With several major events set to happen in the next few months that could highlight these issues, BizHive Weekly takes a look at updates in the industry.
Progress in the halal F&B industry
When it comes to the term ‘halal’, food and beverages (F&B) are often associated to the awareness and observance of ‘halal’, making its compliance vital to most countries looking to hop on the lucrative halal market.
Besides the finance sector, the F&B sector makes up a huge portion of the Islamic economy. According to the ‘State of the Global Islamic Economy Report 2018/19’ by Thomson Reuters, in collaboration with DinarStandard, the halal food industry totals to US$1,303 billion in 2017 and that amount is expected to grow by 6.1 per cent to US$1,863 billion by 2023.
“With 1.8 billion Muslims, around one-quarter of the world’s population, there is substantial potential to produce halal F&B,” the report highlighted.
The opportunity has also been seized globally, by Muslim and non-Muslim companies and in some cases, some prominent halal food products are being produced in non-Muslim countries such as Brazil, China and more.
According to the report, moves are underway to create that ‘kulu halal’ ecosystem, which in line with the globalisation of food production is having a global knock-on effect.
“Saudi Arabia, for example, has toughened requirements for halal, which threatens Brazil’s ability to export meat to its largest export market in the Middle East. Meanwhile, Indonesia is planning to implement mandatory halal certification by 2019, although is struggling to put the process in place precisely because so much food and other products are globally sourced,” it added.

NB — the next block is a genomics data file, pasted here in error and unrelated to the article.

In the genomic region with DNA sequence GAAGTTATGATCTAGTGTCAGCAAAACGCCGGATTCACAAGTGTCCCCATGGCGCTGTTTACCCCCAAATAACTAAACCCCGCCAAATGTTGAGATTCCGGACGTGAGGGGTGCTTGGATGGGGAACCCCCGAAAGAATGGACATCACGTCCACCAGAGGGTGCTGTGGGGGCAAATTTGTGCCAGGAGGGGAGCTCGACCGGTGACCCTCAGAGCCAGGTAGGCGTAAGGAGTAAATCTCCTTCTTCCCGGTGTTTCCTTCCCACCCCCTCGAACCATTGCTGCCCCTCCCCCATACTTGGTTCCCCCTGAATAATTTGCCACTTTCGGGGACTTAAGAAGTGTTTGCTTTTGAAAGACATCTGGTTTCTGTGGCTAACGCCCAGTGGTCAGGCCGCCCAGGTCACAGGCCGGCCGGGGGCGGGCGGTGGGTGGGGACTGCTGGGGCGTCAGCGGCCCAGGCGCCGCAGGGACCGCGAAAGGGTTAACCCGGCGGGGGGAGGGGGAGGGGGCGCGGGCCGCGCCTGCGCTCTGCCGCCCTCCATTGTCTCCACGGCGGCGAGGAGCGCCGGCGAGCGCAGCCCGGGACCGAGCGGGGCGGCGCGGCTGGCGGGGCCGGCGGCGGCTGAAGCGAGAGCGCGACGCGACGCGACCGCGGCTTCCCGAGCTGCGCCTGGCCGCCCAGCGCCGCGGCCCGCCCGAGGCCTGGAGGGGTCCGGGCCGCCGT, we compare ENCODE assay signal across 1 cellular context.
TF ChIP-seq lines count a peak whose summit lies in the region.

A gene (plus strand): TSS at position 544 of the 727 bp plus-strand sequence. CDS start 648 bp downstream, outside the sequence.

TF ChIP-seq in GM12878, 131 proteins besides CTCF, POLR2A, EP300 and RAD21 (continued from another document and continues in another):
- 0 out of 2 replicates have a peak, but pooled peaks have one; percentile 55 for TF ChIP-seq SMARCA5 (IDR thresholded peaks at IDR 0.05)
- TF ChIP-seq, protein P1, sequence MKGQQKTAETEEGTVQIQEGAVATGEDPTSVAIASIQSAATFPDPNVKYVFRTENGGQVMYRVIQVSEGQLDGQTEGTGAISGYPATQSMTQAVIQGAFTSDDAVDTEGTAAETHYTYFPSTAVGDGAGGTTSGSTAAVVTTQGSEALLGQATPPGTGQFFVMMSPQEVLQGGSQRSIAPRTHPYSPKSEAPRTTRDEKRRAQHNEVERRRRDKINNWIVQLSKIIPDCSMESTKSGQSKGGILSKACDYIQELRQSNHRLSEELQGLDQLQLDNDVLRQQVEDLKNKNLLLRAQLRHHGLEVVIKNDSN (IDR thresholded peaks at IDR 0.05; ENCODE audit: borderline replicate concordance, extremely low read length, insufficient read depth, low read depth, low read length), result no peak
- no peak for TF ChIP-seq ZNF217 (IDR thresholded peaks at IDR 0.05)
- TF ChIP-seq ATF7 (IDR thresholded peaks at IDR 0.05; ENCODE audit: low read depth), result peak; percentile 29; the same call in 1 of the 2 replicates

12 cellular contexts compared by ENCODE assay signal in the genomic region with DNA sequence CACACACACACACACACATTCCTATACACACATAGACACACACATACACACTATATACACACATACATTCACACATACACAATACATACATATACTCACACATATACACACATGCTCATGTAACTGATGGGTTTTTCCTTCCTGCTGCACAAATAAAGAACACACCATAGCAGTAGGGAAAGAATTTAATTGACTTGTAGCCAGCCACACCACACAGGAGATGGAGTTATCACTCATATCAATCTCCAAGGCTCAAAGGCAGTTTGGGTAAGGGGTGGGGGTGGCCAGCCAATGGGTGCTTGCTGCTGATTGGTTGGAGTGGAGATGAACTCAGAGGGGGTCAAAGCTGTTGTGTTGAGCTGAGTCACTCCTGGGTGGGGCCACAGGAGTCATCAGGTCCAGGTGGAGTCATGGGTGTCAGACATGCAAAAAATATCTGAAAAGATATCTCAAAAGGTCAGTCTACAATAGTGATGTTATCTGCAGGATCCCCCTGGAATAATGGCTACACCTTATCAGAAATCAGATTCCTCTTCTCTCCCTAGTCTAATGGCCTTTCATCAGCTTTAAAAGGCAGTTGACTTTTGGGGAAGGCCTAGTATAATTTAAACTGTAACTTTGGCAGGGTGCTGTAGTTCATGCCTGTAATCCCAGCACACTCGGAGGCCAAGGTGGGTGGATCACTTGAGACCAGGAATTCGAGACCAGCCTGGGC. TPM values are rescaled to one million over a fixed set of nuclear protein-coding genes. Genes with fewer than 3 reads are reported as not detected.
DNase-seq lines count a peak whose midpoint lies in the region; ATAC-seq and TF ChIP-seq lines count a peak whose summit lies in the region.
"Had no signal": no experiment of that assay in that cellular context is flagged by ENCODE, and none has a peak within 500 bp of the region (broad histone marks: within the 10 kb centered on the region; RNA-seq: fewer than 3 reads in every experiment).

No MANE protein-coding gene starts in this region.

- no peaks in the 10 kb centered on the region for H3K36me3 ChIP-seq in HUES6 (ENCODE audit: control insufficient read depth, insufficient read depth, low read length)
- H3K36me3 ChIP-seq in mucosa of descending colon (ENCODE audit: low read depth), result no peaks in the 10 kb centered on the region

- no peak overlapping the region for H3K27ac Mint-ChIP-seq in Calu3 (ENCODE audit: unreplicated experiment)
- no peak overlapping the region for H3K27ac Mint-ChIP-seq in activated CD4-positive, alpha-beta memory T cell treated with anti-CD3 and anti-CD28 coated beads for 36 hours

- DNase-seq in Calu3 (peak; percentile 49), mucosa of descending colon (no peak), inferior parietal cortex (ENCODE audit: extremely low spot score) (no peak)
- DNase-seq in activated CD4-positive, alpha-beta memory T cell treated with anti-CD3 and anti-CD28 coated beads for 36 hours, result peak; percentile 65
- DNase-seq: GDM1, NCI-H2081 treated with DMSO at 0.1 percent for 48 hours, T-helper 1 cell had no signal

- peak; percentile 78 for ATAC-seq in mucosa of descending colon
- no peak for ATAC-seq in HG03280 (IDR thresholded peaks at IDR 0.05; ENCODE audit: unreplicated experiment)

As more Organisation of Islamic Cooperation (OIC) and non-OIC nations grow increasingly aware of the benefits and opportunities in the halal industry, regulation as well as a uniform certification are still a big concern in the industry despite its growing popularity.
“Halal certification is a necessary operational step to addressing Muslim needs, but remains a challenging, complex process,” Thomson Reuters’ report highlighted.
“Halal falls below global best practices due to a lack of commonly accepted standards among certification bodies globally, oftentimes resulting in duplicate certification costs and added complexity,” it added.
According to the report, there are also over 300 officially recognised certifiers globally, but there remains limited oversight by impartial accreditation bodies, leaving substantial room for misrepresentation.
The report also highlighted that the lack of global alignment on certification increases costs and could destroy value.
Nevertheless, over the last few years, there has been a number of initiatives launched by several OIC countries to raise the overall standards in the halal F&B industry.
Earlier last year, taking a step to establish a greater collaboration between different halal bodies worldwide and in a step towards a meeting a mutual standard, Malaysia launched a new international association called the ‘International Halal Authority Board’.
Headed by the Department of Islamic Development Malaysia (Jakim), the association is expected to serve as a platform to harmonise global halal authorities and certification bodies.
Niche markets rife with opportunities in Malaysia
For companies in Malaysia, there countless opportunities for those exploring ways to market their products in the halal industry.
Given the country’s reputation in the global halal industry as well as the government’s support of the growth of the halal industry, companies here can thrive if given the right push.